Reducing the cost of the mobile internet in Africa

Clare Hopping

Tuesday 24 October 2017

Access to the internet is no longer a luxury – it is a utility and a right. It’s something that every man, woman and child should have reasonable access to, but Africans are in danger of being left out of our interconnected world due to the high cost of mobile data.

It has been estimated that the average African person must stump up around 15 per cent of their monthly income for a measly 500MB of data, which isn’t even enough to stream an hour of content from the internet’s largest and most popular streaming services.

In comparison, the average European, who also has greater access to fixed-line broadband services, pays less than 1 per cent of their monthly income for the same.

With mobile data penetration at only 16 per cent, according to the Alliance for Affordable Internet’s (A4AI) 2017 report, and only one in four Africans online, there remains a lot of work to bring the web to everyone. However, with forward thinking, cooperation and a healthy dose of ingenuity, it is achievable.

Governmental intervention

Sensible and transparent government policy is the first consideration in the fight to drive down mobile data costs.

Independent regulation is a must, and the formation of clear goals and timing should be deemed critical. For too long, countries have shuffled along without any clear targets, and this lackadaisical approach has hamstrung mobile broadband rollout.

Moderating the way telcos charge for mobile data has, in the past, caused prices to remain high, but Nigeria’s decision to remove its ‘data floor price’ back in 2015 showed that healthy competition between carriers can drive prices down – and competition between submarine cable companies has reportedly had a positive knock-on effect on prices too.

Government action in countries like Mozambique and Botswana to streamline licensing and discourage anti-competitive behaviours has proven similarly fruitful, according to A4AI, setting a helpful precedent for up-and-coming countries in the region.

Industry’s role

Decision-makers must look to implement considered spectrum policy, ensuring that more spectrum is released in a timely manner to avoid fragmentation and further encourage competition. Further delaying the use of spectrum for mobile broadband has also been shown to cost the economy dearly.

The World Radiocommunication Conference will take place in 2019, and African governments must be ready to deal with the launch of 5G. As such, overcoming the remaining issues of 3G and 4G should be a priority before more challenges are heaped on top of them.

Working to utilise more low-frequency spectrum could also extend coverage across countries, improving service with relatively little effort.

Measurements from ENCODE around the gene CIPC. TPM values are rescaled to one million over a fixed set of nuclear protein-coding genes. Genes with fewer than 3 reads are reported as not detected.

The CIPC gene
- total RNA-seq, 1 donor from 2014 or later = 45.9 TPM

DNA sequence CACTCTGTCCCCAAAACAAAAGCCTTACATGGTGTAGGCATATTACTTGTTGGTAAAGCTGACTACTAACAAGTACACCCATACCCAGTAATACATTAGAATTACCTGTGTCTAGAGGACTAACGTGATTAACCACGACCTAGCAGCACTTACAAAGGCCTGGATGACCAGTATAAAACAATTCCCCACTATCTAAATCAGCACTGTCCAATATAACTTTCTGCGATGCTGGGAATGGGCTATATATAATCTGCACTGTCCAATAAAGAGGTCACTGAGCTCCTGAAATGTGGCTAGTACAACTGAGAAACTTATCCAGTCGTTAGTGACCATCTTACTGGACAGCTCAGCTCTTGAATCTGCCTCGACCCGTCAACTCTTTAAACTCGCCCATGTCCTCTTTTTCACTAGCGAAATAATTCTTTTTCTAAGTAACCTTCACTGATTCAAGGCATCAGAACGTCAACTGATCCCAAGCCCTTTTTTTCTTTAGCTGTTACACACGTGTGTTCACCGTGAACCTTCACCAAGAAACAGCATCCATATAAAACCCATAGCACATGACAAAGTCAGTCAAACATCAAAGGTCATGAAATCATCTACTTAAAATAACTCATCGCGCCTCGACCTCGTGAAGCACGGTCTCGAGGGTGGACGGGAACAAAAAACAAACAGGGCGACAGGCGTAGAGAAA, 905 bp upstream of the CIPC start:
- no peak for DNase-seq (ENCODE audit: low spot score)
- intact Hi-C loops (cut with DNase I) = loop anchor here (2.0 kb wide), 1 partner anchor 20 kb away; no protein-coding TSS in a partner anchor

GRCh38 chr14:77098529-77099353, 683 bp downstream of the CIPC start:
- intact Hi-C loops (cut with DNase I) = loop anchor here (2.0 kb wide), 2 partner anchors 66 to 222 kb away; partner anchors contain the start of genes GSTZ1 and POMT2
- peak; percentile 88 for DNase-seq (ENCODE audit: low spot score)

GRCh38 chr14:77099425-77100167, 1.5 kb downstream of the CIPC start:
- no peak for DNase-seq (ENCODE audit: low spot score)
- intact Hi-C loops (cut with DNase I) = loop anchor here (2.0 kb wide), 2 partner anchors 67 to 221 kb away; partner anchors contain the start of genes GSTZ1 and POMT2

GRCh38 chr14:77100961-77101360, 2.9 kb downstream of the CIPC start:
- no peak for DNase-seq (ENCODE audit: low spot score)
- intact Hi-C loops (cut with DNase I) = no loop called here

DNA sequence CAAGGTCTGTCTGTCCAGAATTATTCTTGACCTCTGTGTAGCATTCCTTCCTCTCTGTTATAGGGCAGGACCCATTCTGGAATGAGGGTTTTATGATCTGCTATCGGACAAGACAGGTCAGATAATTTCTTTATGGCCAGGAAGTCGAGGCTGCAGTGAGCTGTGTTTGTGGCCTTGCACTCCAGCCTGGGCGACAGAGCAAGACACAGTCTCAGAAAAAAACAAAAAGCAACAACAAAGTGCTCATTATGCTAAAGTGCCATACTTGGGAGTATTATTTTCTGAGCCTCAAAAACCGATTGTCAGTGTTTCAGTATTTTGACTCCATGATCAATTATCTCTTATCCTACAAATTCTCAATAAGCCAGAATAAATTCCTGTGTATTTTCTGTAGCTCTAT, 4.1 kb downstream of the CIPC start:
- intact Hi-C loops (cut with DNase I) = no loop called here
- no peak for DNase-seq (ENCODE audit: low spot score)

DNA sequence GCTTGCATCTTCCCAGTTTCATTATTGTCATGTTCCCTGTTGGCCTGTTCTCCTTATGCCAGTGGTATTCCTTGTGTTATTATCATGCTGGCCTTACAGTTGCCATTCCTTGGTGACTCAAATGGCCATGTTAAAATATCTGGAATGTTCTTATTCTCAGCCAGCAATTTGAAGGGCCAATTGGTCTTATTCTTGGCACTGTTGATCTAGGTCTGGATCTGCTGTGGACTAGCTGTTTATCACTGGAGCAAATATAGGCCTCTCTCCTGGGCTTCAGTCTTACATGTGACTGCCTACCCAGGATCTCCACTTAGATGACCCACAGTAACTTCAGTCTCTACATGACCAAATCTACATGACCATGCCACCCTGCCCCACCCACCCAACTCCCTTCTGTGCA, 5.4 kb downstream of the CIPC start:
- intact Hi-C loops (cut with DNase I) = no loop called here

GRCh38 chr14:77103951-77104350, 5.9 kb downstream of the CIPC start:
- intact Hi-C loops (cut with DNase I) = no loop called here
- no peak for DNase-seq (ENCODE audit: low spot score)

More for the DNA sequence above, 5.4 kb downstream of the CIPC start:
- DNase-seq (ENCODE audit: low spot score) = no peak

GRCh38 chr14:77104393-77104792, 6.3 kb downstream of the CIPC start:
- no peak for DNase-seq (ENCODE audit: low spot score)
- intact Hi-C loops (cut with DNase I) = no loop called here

A collaborative approach is needed

Action by governments should go further, however. Subsidies and initiatives should be considered, targeting those most affected – women, those on low incomes and young people – to ensure they’re brought in line with the rest of the world.

Indeed there is some argument for offering entirely free services to many of the poorest, given the positive impact a connected society can have on other, potentially more costly aspects of government infrastructure, such as medical care and education, and in turn could deliver life-altering benefits to those who live in rural areas.

Other solutions are already underway to improve access to mobile data, including both passive and active infrastructure sharing, which help direct investment towards underserved areas and can also significantly reduce the costs associated with setting up new cell sites.

More ingenious solutions, such as the use of drones and balloons, are helping provide faster, more stable mobile data connections in some regions. However, the high cost of equipment and the skills required to manage such endeavours mean they are unlikely to ever be considered for a major role in tackling the greater problems at hand.

So-called zero-rating promotions by providers are also bringing connected services to many who couldn’t previously afford them. The offers, which have caused unrest among net-neutrality advocates, give users unlimited access to popular, data-intensive streaming services without them accruing any data charges or using up their allowances.

Information and digital literacy programmes will also need to be expanded if countries wish to truly benefit from their newly connected citizens. And the ability to locate, evaluate and effectively use information in one of Africa’s many languages will be key to leveraging the growth of fast, reliable mobile broadband.